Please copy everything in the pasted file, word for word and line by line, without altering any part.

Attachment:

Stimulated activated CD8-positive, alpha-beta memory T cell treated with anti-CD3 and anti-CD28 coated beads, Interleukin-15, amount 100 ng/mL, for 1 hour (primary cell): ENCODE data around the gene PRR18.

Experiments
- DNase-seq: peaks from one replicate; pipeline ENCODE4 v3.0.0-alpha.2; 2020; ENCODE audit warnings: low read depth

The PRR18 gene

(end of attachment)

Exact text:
Stimulated activated CD8-positive, alpha-beta memory T cell treated with anti-CD3 and anti-CD28 coated beads, Interleukin-15, amount 100 ng/mL, for 1 hour (primary cell): ENCODE data around the gene PRR18.

Experiments
- DNase-seq: peaks from one replicate; pipeline ENCODE4 v3.0.0-alpha.2; 2020; ENCODE audit warnings: low read depth

The PRR18 gene